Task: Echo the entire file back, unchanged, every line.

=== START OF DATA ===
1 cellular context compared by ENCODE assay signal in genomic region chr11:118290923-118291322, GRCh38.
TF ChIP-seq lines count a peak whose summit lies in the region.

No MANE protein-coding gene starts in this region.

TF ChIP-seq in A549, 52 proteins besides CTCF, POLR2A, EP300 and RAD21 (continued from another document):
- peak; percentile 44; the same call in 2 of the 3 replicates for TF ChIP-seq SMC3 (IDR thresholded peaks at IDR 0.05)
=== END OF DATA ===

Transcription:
1 cellular context compared by ENCODE assay signal in genomic region chr11:118290923-118291322, GRCh38.
TF ChIP-seq lines count a peak whose summit lies in the region.

No MANE protein-coding gene starts in this region.

TF ChIP-seq in A549, 52 proteins besides CTCF, POLR2A, EP300 and RAD21 (continued from another document):
- peak; percentile 44; the same call in 2 of the 3 replicates for TF ChIP-seq SMC3 (IDR thresholded peaks at IDR 0.05)